Two years, and five days.
For two years and five days, I’ve been playing the character of Scout against the plot and against my co-players, weaving details and orchestrated reveals into actions both within the game and outside of it. Recently, on July 5th, 2017, all my plans came to a head and the complete story of Scout was finally revealed to Jim and Chris during the play of the game. My response?
Now, my initial plan was to go along with the main-line writeup land leave the mystery intact until you, the reader, reached the point at which Jim and Chris learned the truth as well. But, as you can see, that is an exceptionally long time out, so since I don’t need to hide the truth from them anymore, and it’s been way too long stringing everyone along already, I decided to bring everything out into the light and reveal all the layers of the plan now.
A fair warning: if you are new to the game and would like to maintain the mystery as it was intended, do not read the rest of this post until you catch up with it in the timeline.
The best way to reveal the details of Operation Scout is to describe the exact moment the idea came about. It’s easy enough to do, since the entire scene has been burned in my mind since the moment it happened.
It was June 30th, 2015, one real-world week before the Battle of Costco, but I knew already that something was going to down. I was not intending for Tom to get taken out, of course, but that evening Jason arrived to my house early and I paced my living room floor as we discussed the looming possibility. Up until this point I had often mentioned a possible backup character–a Lasombra named Kahina–but that day as I contemplated the extinguishing of my very first and favorite character I knew she wouldn’t really be right to take his place.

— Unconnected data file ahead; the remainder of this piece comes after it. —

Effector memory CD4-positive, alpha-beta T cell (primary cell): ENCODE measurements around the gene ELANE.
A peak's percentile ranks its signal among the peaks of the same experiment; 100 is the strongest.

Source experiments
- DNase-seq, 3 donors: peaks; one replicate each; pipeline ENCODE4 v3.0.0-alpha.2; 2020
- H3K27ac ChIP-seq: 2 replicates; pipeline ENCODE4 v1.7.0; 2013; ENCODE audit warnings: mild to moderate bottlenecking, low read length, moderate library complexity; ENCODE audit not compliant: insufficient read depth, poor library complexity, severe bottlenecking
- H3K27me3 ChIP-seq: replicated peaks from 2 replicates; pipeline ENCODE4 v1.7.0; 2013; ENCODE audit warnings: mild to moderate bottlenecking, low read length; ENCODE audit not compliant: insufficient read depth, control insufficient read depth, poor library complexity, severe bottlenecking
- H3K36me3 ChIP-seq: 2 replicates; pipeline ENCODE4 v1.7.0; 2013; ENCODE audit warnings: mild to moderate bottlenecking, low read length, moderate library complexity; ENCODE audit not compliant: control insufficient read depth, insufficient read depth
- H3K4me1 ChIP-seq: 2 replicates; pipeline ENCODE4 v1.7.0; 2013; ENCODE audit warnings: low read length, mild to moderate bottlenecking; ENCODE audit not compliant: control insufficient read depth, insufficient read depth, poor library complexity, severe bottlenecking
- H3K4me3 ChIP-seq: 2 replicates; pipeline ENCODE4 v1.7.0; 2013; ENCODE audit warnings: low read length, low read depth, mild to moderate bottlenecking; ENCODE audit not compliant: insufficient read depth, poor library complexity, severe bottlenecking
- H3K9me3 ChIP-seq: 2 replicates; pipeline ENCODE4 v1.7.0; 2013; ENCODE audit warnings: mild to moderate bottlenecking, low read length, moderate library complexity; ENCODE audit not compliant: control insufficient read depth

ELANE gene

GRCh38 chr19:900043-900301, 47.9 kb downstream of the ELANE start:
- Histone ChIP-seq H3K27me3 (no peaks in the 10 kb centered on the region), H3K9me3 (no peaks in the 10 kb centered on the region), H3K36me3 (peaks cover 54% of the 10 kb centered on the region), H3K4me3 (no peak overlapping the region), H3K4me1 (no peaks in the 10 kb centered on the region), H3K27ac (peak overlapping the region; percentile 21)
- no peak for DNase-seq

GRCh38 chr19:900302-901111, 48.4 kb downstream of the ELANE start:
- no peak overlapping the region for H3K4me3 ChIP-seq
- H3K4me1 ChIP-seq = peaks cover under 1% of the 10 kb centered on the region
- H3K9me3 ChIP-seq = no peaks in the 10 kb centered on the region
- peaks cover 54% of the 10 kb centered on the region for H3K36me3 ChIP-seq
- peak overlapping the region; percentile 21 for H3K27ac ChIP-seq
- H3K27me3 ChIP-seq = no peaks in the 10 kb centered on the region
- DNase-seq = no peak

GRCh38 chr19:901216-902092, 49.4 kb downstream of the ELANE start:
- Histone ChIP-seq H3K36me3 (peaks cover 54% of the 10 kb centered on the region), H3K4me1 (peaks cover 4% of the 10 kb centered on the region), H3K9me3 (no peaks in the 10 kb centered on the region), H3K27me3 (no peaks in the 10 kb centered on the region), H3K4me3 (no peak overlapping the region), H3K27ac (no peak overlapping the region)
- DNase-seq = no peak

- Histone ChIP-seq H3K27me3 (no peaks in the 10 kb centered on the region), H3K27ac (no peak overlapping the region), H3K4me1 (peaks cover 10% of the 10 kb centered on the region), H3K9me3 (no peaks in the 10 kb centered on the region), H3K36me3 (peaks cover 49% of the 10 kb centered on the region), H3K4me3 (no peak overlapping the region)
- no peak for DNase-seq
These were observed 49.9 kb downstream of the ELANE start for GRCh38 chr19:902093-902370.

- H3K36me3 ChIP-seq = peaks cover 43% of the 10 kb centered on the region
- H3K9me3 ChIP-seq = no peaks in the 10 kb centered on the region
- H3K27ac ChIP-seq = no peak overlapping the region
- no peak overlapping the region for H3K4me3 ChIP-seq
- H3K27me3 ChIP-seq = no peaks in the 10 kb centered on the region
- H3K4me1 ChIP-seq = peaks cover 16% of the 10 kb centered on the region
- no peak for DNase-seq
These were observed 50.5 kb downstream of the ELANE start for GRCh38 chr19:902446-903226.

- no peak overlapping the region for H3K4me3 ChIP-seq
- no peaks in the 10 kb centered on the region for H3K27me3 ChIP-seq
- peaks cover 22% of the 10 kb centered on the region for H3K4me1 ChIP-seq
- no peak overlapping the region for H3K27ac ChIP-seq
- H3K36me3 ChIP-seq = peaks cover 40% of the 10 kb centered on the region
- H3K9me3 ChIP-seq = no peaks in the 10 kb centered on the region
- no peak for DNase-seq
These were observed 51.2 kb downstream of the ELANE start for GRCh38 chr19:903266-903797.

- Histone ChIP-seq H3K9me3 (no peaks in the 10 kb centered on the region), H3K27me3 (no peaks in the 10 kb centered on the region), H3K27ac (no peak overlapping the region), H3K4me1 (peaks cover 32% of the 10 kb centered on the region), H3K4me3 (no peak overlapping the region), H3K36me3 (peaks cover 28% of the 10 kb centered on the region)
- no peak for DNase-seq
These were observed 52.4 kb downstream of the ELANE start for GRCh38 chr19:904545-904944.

Jason, sprawled in the awkward embrace of my papasan chair, watched me pace the floor. “Well, you know….” he ventured slowly, “I’m not saying I allow revenge characters, but….” He trailed off with a smirk.
I scoffed. “That wouldn’t work,” I said. “To really be a revenge character it would have to be someone who would care enough about Tom to plan revenge, and since Marcus washed his hands of him, there is absolutely no one in the world who would care enough to–”
I stopped then, struck by one crystalline moment of utter, perfect clarity.
I looked up at Jason, heart pounding from the revelation. “…What if I played Isabella?”
Instantly, Jason sat up, face warping from shock to glory as the same realizations swept his mind. “Oh…my god….”
And thus, over the next half-hour before Jim, Chris, and Kara arrived, the multilayered story of Isabella “Scout” Lytton was born.